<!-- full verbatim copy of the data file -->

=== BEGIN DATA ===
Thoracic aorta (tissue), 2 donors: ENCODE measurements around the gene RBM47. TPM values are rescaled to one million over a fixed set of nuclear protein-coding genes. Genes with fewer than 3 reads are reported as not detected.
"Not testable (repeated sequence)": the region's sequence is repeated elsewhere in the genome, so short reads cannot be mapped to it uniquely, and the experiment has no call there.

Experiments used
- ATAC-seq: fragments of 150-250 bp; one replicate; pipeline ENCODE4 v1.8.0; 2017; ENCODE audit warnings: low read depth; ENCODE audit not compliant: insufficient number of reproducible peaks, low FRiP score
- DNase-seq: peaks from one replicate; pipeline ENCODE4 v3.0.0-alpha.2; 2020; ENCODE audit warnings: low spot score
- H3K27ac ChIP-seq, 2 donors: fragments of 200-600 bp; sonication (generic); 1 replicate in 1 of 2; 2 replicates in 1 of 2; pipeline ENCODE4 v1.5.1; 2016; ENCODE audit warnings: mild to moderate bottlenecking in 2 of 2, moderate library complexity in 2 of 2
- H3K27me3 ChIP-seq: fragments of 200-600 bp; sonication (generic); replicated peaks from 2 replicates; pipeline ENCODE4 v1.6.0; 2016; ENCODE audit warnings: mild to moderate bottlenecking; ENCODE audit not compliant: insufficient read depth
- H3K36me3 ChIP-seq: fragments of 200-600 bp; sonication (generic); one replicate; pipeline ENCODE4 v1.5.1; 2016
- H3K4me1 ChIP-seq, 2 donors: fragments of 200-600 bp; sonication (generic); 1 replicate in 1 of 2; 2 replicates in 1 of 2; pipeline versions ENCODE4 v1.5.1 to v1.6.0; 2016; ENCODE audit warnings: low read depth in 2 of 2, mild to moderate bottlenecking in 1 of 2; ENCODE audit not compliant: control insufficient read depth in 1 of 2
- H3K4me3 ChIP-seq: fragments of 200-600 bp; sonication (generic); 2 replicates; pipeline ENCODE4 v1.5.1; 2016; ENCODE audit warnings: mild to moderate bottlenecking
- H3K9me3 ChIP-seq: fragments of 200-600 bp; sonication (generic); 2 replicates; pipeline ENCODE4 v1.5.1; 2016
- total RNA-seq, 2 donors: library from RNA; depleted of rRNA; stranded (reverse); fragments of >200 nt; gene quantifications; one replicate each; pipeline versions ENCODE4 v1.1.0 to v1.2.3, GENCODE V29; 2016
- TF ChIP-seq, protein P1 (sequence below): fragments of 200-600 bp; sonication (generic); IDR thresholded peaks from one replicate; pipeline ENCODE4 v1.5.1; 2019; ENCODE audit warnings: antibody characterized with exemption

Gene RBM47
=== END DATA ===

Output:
Thoracic aorta (tissue), 2 donors: ENCODE measurements around the gene RBM47. TPM values are rescaled to one million over a fixed set of nuclear protein-coding genes. Genes with fewer than 3 reads are reported as not detected.
"Not testable (repeated sequence)": the region's sequence is repeated elsewhere in the genome, so short reads cannot be mapped to it uniquely, and the experiment has no call there.

Experiments used
- ATAC-seq: fragments of 150-250 bp; one replicate; pipeline ENCODE4 v1.8.0; 2017; ENCODE audit warnings: low read depth; ENCODE audit not compliant: insufficient number of reproducible peaks, low FRiP score
- DNase-seq: peaks from one replicate; pipeline ENCODE4 v3.0.0-alpha.2; 2020; ENCODE audit warnings: low spot score
- H3K27ac ChIP-seq, 2 donors: fragments of 200-600 bp; sonication (generic); 1 replicate in 1 of 2; 2 replicates in 1 of 2; pipeline ENCODE4 v1.5.1; 2016; ENCODE audit warnings: mild to moderate bottlenecking in 2 of 2, moderate library complexity in 2 of 2
- H3K27me3 ChIP-seq: fragments of 200-600 bp; sonication (generic); replicated peaks from 2 replicates; pipeline ENCODE4 v1.6.0; 2016; ENCODE audit warnings: mild to moderate bottlenecking; ENCODE audit not compliant: insufficient read depth
- H3K36me3 ChIP-seq: fragments of 200-600 bp; sonication (generic); one replicate; pipeline ENCODE4 v1.5.1; 2016
- H3K4me1 ChIP-seq, 2 donors: fragments of 200-600 bp; sonication (generic); 1 replicate in 1 of 2; 2 replicates in 1 of 2; pipeline versions ENCODE4 v1.5.1 to v1.6.0; 2016; ENCODE audit warnings: low read depth in 2 of 2, mild to moderate bottlenecking in 1 of 2; ENCODE audit not compliant: control insufficient read depth in 1 of 2
- H3K4me3 ChIP-seq: fragments of 200-600 bp; sonication (generic); 2 replicates; pipeline ENCODE4 v1.5.1; 2016; ENCODE audit warnings: mild to moderate bottlenecking
- H3K9me3 ChIP-seq: fragments of 200-600 bp; sonication (generic); 2 replicates; pipeline ENCODE4 v1.5.1; 2016
- total RNA-seq, 2 donors: library from RNA; depleted of rRNA; stranded (reverse); fragments of >200 nt; gene quantifications; one replicate each; pipeline versions ENCODE4 v1.1.0 to v1.2.3, GENCODE V29; 2016
- TF ChIP-seq, protein P1 (sequence below): fragments of 200-600 bp; sonication (generic); IDR thresholded peaks from one replicate; pipeline ENCODE4 v1.5.1; 2019; ENCODE audit warnings: antibody characterized with exemption

Gene RBM47